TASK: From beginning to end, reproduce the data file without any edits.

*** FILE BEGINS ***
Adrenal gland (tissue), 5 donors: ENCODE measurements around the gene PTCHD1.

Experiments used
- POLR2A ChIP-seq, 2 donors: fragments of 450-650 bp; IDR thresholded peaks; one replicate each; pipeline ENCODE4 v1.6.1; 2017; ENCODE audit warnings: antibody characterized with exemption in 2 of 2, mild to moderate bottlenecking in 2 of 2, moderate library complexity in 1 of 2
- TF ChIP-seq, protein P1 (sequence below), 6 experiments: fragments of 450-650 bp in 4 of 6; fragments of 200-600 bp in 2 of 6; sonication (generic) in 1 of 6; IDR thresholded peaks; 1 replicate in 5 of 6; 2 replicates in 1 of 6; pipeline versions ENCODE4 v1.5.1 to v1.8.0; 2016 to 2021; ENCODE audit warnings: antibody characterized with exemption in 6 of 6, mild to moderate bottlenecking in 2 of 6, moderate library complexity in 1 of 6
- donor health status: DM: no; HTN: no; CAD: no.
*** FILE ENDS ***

Adrenal gland (tissue), 5 donors: ENCODE measurements around the gene PTCHD1.

Experiments used
- POLR2A ChIP-seq, 2 donors: fragments of 450-650 bp; IDR thresholded peaks; one replicate each; pipeline ENCODE4 v1.6.1; 2017; ENCODE audit warnings: antibody characterized with exemption in 2 of 2, mild to moderate bottlenecking in 2 of 2, moderate library complexity in 1 of 2
- TF ChIP-seq, protein P1 (sequence below), 6 experiments: fragments of 450-650 bp in 4 of 6; fragments of 200-600 bp in 2 of 6; sonication (generic) in 1 of 6; IDR thresholded peaks; 1 replicate in 5 of 6; 2 replicates in 1 of 6; pipeline versions ENCODE4 v1.5.1 to v1.8.0; 2016 to 2021; ENCODE audit warnings: antibody characterized with exemption in 6 of 6, mild to moderate bottlenecking in 2 of 6, moderate library complexity in 1 of 6
- donor health status: DM: no; HTN: no; CAD: no.